Impact of rapid ascent to high altitude on sleep

Sleep Breath. 2015 Sep;19(3):819-26. doi: 10.1007/s11325-014-1093-7. Epub 2014 Dec 10.

Abstract

Purpose: Sleep disturbance at high altitude is common in climbers. In this study, we intended to evaluate the effect of rapid ascent on sleep architecture using polysomnography (PSG) and to compare the differences between subjects with and without acute mountain sickness (AMS).

Methods: The study included 40 non-acclimatized healthy subjects completing PSG at four time points, 3 days before the ascent (T0), two successive nights at 3150 m (T1 and T2), and 2 days after the descent (T3). All subjects were transported by bus from 555 to 3150 m within 3 h. AMS was diagnosed using self-reported questionnaire of Lake Louise score.

Results: Twenty of 40 (50%) subjects developed AMS. At high altitude, awakening percentages increased in AMS group but changed insignificantly in non-AMS group. Arousal index and apnea/hypopnea index (AHI) increased irrespective of AMS. The increases of AHI were more evident in non-AMS group than in AMS group. Compared to subjects without AMS, those with AMS had significantly lower sleep efficiency, lower central apnea index, and longer latencies to sleep and rapid eye movement (REM) sleep at T1 and lower REM sleep percentages at T1 and T2. Subjects with older age and lower minimum arterial oxygen saturation during sleep at sea level were prone to develop AMS.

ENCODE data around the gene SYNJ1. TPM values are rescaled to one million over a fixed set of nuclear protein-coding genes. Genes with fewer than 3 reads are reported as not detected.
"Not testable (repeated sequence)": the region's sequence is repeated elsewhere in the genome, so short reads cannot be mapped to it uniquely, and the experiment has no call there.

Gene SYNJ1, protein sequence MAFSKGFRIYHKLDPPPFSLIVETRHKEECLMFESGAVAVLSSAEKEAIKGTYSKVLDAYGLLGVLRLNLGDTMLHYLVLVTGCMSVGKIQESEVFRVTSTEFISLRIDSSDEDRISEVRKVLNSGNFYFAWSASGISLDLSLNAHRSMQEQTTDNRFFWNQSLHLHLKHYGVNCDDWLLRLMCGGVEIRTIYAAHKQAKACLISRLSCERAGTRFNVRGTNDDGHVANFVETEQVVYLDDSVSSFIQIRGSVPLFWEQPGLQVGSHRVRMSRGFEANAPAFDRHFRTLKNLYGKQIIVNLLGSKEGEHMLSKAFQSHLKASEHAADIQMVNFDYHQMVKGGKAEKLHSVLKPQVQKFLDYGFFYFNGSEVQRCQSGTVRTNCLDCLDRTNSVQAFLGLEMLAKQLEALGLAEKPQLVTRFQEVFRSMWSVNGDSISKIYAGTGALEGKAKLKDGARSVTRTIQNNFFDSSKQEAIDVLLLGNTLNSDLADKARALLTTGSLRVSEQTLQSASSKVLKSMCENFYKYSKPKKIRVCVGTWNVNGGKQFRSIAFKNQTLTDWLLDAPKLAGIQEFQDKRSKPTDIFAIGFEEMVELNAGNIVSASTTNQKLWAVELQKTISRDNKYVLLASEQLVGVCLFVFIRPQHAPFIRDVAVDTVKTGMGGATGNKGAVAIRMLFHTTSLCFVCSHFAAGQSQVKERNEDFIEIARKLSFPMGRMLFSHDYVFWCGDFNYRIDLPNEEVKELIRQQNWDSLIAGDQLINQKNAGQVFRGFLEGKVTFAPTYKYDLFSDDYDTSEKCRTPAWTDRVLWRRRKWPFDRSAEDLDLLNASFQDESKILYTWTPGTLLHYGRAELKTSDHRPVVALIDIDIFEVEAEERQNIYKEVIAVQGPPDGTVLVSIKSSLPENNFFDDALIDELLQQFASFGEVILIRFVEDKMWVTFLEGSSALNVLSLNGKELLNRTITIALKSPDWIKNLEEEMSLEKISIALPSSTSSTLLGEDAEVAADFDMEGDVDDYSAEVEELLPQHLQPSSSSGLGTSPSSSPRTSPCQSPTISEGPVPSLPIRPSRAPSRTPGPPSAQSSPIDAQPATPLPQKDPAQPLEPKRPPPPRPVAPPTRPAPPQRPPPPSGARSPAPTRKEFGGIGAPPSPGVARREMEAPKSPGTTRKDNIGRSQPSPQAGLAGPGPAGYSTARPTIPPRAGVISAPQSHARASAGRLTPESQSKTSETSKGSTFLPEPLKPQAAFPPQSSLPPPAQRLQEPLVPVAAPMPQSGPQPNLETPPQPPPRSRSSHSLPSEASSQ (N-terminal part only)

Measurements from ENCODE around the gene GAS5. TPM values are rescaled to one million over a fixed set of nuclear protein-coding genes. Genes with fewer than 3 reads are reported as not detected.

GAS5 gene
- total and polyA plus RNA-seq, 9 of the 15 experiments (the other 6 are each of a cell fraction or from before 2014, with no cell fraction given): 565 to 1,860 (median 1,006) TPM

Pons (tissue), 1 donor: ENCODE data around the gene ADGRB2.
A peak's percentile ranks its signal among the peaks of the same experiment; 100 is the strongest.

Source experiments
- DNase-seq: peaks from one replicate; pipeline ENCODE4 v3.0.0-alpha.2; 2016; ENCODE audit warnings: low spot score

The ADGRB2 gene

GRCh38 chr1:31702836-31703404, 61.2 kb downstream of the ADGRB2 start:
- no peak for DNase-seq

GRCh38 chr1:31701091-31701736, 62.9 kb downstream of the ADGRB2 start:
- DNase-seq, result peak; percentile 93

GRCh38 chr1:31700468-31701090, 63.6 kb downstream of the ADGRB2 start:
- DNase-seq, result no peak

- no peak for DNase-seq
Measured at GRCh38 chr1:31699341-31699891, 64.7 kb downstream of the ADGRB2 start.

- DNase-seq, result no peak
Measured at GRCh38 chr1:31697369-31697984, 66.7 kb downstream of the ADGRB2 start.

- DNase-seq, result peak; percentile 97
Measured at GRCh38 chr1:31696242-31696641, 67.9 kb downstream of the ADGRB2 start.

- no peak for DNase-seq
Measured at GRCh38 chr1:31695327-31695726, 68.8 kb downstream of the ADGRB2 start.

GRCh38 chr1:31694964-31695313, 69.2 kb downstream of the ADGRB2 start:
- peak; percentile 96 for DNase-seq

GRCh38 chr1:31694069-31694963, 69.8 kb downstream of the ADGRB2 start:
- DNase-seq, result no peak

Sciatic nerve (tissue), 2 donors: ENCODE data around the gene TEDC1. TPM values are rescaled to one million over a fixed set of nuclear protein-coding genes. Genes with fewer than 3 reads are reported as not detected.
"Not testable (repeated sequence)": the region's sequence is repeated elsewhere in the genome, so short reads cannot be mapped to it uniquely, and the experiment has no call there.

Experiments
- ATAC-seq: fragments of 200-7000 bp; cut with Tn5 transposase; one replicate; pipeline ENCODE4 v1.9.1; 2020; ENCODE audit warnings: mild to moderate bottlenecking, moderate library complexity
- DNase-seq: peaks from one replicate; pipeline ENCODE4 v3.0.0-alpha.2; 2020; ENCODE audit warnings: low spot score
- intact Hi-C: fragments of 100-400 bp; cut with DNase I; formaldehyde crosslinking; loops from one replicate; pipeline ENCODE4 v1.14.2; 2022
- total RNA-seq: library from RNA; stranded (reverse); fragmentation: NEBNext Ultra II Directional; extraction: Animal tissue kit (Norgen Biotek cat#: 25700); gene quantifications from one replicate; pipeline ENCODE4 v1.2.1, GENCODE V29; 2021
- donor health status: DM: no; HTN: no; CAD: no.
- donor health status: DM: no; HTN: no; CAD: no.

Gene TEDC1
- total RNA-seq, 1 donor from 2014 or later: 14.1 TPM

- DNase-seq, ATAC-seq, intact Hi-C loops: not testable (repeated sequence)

Conclusions: Higher AHI did not cause more frequent awakenings and arousals at high altitude. Central sleep apneas were observed in non-AMS but not in AMS group. Subjects unacclimatized to acute hypobaric hypoxia might have delayed and less REM sleep.

Publication types

  • Research Support, Non-U.S. Gov't

MeSH terms

  • Acclimatization / physiology
  • Adult
  • Altitude Sickness / diagnosis
  • Altitude Sickness / physiopathology*
  • Carbon Dioxide / blood
  • Female
  • Humans
  • Male
  • Middle Aged
  • Oxygen / blood
  • Polysomnography*
  • Reference Values
  • Sleep Apnea, Central / diagnosis
  • Sleep Apnea, Central / physiopathology
  • Sleep Wake Disorders / diagnosis
  • Sleep Wake Disorders / physiopathology*
  • Sleep, REM / physiology
  • Surveys and Questionnaires
  • Young Adult

Substances

  • Carbon Dioxide
  • Oxygen